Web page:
7 Ways You're Getting Distracted as an Entrepreneur
The entrepreneurial brain is a marvelous and dangerous tool. We tend to think creatively, and quickly, whether it’s in response to solving a problem or as a way to kill time in line at the grocery store. We also aren’t afraid to explore our options, which means we’re usually considering three or four things at the same time.
But when we combine these traits, as life makes us do, we have the unfortunate tendency to be easily distracted, both on a broad scale and a small one. And, while innocent in most contexts, the tendency to be chronically distracted in your business may well lead to some serious consequences.
Consider these ways you’re probably getting distracted in your business:
1. You’re constantly pulled in by communications.
People need you. They need to get your opinion on their work. They need you to help make a decision. They need your final approval. Sometimes, they just want you to be a part of the discussion. If you leave your phone on and your computer connected to the internet, you’ll be pulled in different directions all day and never get any work done. One of the best solutions to this may surprise you: Simply turn off all forms of communication. If a specific event isn't an emergency, your team members will probably figure it out on their own. Schedule some heads-down time for yourself and focus on actual work.
2. You lose sight of your end goals.
When you’re concerned with what’s happening to you right here and right now, you may forget about the end goals of your business. Sometimes, this is due to being too emotional in your decision-making; and, other times, it’s a result of short-term thinking. Either way, you’re so focused on today that you lose sight of tomorrow; for example, you might choose to make a duct-tape fix for a serious problem, delaying a harder but more long-term beneficial solution.
3. You look too far into the future.
Conversely, you might also be so focused on your long-term goals that you’re distracted from the here and now -- the need to strike a balance if you want to be a successful entrepreneur. For example, if you’re looking at how your company will be profitable in the next three to five years, you might not notice that your cash flow is suffering a major hit. If you ignore short-term problems like this for too long, they may prevent you from ever getting to those end stages.
4. You’re busy putting out fires.
Problems arise from every direction in business. On any given day, you might be faced with a server going down, a team miscommunication, a missed deadline, a serious customer complaint or any other number of “fires” you need to put out. These are significant problems that demand immediate attention, and since you’re the entrepreneur in charge, you take it upon yourself to try to address all of them. Unfortunately, with this approach, you’ll never be finished with your work; new problems will always arise, and you’ll never make progress on your actual work.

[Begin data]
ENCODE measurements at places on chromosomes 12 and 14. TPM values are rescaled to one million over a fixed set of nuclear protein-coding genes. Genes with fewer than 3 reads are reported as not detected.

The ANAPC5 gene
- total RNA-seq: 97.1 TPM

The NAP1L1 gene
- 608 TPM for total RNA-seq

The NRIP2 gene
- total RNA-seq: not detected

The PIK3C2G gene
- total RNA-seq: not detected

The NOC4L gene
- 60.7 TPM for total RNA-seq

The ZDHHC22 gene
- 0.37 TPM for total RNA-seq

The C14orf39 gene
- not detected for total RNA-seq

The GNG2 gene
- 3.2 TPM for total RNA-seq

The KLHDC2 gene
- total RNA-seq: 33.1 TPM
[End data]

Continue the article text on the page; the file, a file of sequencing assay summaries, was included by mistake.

5. You refuse to delegate your work.
Entrepreneurs still get saddled with micro-tasks, such as completing research, entering data or drafting emails, and many entrepreneurs take pride in continuing to execute them. However, taking on too many responsibilities this way can distract you from the tasks that only an entrepreneur can complete. Even though it may seem unimportant or inefficient, you need to learn to delegate these tasks efficiently in order to stop getting distracted by them.
6. You’re caught in inefficient strategies.
You could also be distracted by strategies that are flat-out inefficient. If you’re so bogged down in traditional advertising strategies, you might not even realize that higher-ROI strategies exist. Open yourself to the realm of other possibilities, and don’t be afraid to learn something new.
7. You don't make time for yourself.
Most of the items on this list have been about outside sources distracting you from your business; but don’t forget that your business can also distract you from what’s important in life. If you’re so fixated on making your company a success, you might lose track of friends, family, even your personal health. Take time away from work to regroup every now and then. Otherwise, it won’t matter how successful your business becomes.
There’s no easy or final way to solve your distraction problems, especially with a mind as active as yours, but being aware of your most problematic distractions is a good way to start. Making lists and following them precisely, writing down ideas to pursue later, learning to delegate effectively, removing unwanted distractions altogether and reminding yourself of your short-term and long-term goals can all help you.
But at the end of the day, every entrepreneur is different, and your distraction-prevention strategy will have unique demands.